So I will choose to be thankful - to confront my fears and hurt and disappointment and discontentment and choose thankfulness instead. My life is full if I just look up and look around, rather than burying myself in dead leaves and creepy crawlies. My "plan" is foiled, but my life is good and simple and can be happy if I let it be so.

Today, I'm thankful for the leaves that suffocate. They are the scars of lessons learned and life experienced. I'm thankful for the leaves, but I can't remain trapped under them. I won't. Life is waiting at the end of my hard work like a glass of ice water waiting to refresh a dry body.

‎'Joy and pain, they are but two arteries of the one heart that pumps through all those who don't numb themselves to really living.'
'Emptiness itself can birth the fullness of grace because in the emptiness we have the opportunity to turn to God, the only begetter of grace, and there find all the fullness of joy.' One Thousand Gifts, Ann Voskamp
'Therefore, if anyone is in Christ, the new creation has come. The old has gone, the new is here!' 2 Corinthians 5:17

Sunday, March 20, 2011

home improvement 2.0

Restless Life Syndrome has struck again. After redecorating most of my house a few months ago, my kitchen was looking neglected. Or maybe I was bored. In any case, my new project started out as painting one wall - as most of my projects begin. It evolved into a full-blown redecoration project and oven and fridge deep-cleaning session.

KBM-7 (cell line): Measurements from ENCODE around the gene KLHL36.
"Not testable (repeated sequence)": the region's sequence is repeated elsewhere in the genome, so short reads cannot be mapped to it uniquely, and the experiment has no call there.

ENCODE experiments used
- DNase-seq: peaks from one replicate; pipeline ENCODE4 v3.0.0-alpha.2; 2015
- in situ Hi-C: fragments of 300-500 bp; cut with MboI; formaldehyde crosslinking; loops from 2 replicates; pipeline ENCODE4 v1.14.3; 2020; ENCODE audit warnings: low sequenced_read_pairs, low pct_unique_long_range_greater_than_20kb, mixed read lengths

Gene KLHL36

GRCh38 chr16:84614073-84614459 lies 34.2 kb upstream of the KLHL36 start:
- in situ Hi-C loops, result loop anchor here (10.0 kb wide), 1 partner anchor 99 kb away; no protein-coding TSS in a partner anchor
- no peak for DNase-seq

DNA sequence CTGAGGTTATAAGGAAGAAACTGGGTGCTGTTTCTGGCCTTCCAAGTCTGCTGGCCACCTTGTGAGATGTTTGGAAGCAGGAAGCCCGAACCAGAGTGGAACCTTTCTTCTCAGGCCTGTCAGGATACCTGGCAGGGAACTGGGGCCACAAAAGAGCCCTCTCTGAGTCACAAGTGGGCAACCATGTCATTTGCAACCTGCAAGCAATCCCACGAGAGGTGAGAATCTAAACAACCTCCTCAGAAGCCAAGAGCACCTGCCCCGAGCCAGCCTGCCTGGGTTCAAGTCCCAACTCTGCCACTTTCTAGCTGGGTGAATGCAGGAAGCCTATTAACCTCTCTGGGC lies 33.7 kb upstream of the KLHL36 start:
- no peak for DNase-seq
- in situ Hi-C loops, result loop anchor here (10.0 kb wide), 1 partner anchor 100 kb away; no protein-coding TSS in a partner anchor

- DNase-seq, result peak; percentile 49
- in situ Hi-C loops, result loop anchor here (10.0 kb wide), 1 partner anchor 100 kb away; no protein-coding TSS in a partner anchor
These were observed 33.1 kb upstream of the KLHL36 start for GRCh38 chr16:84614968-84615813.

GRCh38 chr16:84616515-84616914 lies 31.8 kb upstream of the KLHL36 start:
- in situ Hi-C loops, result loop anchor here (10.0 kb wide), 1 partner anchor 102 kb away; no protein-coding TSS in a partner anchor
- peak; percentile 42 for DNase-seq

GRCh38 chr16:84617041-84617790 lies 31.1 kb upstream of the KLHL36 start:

Someday, I will have an actual camera to take better photos. Unless we strike oil in my backyard or win the lottery before my husband finishes school, these phone shots will have to do for now! Here is the finished product. What do you think?

Yes, my kitchen is this small.
I started out by painting that back wall a chocolate brown color so my birds would pop out a little more. We're still getting used to the color. My new rug was $20 at Target, by the way. The birds were also $20 at Target. Most of my possessions come from Target for $20 or less.

After painting the wall, I went looking for wildflowers to display in my jar collection. (Side note: Does anyone else collect jars? I feel like it's really grandmotherly of me, but I'm on a glass jar kick. They make really great, quirky vases for short-stemmed flowers like these. Most of mine are old salsa, spaghetti sauce or peanut butter jars.) 

I found some lavender bunches and paired them with some (fake) flowers to make several mini arrangements. It smells faintly of lavender in the room now, which is an incredibly calming scent. The kitchen happens to be an epicenter of anxiety for me and my bad cooking skills (that was bad, not mad), so I'm thrilled. My kitchen feels more natural, although most of what I prepare is made out of butter or peanut butter. 

These dish towels? $3 for three at
Target, thankyouverymuch. 

This is the new centerpiece on my dining table.
$5 at Hobby Lobby, thankyouverymuch.

After I finished in the kitchen, I had some leftover lavender, so I added to the small arrangement I had in our bathroom as well. 

I think I have to be done decorating for now... I've run out of space! We're planning on reviving our planter box this spring, so you bet I will be showing photos of my efforts, and likely begging for help as well. This is what happens to plants at my house:

It took 6 days to crush their spirit.

This one didn't even try to live.